The second episode of Who Do You think You Are? this season featured Josh Groban.
Starting With The Family
This episode started with a visit with his parents and brother. In his monologue interview, he mentioned that both his parents were only children, so the family tree “just doesn’t come up in conversation”. Sorry Josh, I don’t think that’s how that works. Either someone in the family wants to talk about the family, or someone wants to hear about it. Otherwise, no one talks about their genealogy. Even so, he said his father’s side had a documented tree.
As he was leaving the house, they showed the laptop open on the table, but not what they were doing with it. I guess they saved their first Ancestry commercial for a little later in the episode.
Josh did leave the house carrying a notebook. I always like when we see the celebrity taking their own notes rather than just going where the episode takes them. I spotted that same notebook in several other scenes as well.
Check the Finished Tree First
Josh met with genealogist Kyle Betit at the LA Public Library. Kyle mentioned to Josh that he “used records like wills and deeds and newspapers” to construct the tree. Is this an attempt at WDYTYA to teach how they do the research? I don’t think it was successful.
Looking up his mother’s side of the family, her mother was Dorothy Blumberg. As a Jewish genealogist, obviously this branch sounded more my style. But alas, Dorothy was completely ignored in the episode. A little further back, the tree switched to the female line again, to Zimmerman, which can be Jewish but isn’t always. In this case, it was definitely not Jewish.
And once we get a few generations, the tree goes straight back on the Zimmerman line, showing only the male ancestors on that line. But there are so many more people involved to get to Josh from his 7xgreat-grandfather.
When Was He Born?
Showing the date of “before 1694” for his birth bothered me, especially with the source being a ship list. I haven’t worked in ship lists that far back. Did they not list ages? But then we saw that the source was a compiled book, not the ship list itself, and the children were not even listed individually. So, while they were only showing research up to a point, with the unknown birth date, they’d really already gone past that just to find a mention of his arrival where he’s not specifically mentioned.
They actually showed two different paragraphs from the book. Josh was reading from one, and they flashed to a completely different part in the middle of the scene.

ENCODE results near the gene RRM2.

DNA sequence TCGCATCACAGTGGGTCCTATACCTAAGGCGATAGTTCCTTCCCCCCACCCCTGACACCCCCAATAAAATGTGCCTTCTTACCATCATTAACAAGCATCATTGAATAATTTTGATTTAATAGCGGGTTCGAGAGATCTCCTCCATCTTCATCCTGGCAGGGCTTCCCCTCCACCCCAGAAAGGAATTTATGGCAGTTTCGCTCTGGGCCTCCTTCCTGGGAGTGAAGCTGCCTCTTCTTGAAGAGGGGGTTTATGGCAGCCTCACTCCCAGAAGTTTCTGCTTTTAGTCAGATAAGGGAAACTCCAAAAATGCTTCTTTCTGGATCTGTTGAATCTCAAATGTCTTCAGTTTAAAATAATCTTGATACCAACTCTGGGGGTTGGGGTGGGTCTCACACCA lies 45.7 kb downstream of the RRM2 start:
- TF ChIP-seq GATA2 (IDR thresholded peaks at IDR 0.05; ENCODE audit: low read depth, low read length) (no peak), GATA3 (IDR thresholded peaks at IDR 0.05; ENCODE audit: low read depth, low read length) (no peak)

Josh’s ability to pronounce the location names in German was also surprising.
Off To Germany
In Stuttgart at the Wurttemberg State Archive, Josh met archivist Prof. Dr. Peter Ruckert. Again, it’s kind of remarkable that Josh could read some of the old handwriting. I work with this stuff reasonably often and I have a hard time reading it. Were some of those names and dates pointed out to him or did he really find them on his own?
Back To School
At the University of Tubingen, he met head archivist Beate Martin. This was where Josh learned that his ancestor not only studied theology, but also taught music. No wonder the episode focused on this ancestor.
Soon, Josh learned his ancestor was writing books about astronomy.
Off to Bietigheim, Josh headed for the church where his ancestor was a deacon. Historian Dr. Jonathan Clark had a few more records. Josh was already anticipating that something had to happen to make him leave Germany, and the first document, a letter written by his ancestor, was the first clue.
With the book where he used a pen name, he seemed to believe that the church would fall. It seemed odd that he would want to keep his job with the church anyway. “He was crazy,” Josh determined.
Then The Church Archive
He met with historian Dr. Jan Stievermann at the Archive of the Evangelical Lutheran Church. Josh’s first question was exactly what I was thinking — why would he want to stay with the church with what his beliefs had become?
Interestingly, the year he prophecized about the churches falling was the year he died. Maybe he was reading the stars wrong?
We saw some interesting documents in this episode. Normally, genealogy is done with censuses and vital records first, then we try to find more information in between those events. In this show, we saw a single marriage record, then many other types of documents including school records, letters, and books authored by the ancestor. I wish I had access to those kinds of records for my ancestors.
Except for the skipping of so many generations at the beginning, I liked that the story followed Josh’s ancestor who was a musician. I wonder how much time they spent on everyone else in the family in order to find that one musician in his ancestry.
The URL of this post is: http://idogenealogy.com/2015/03/29/wdytya-6×02/.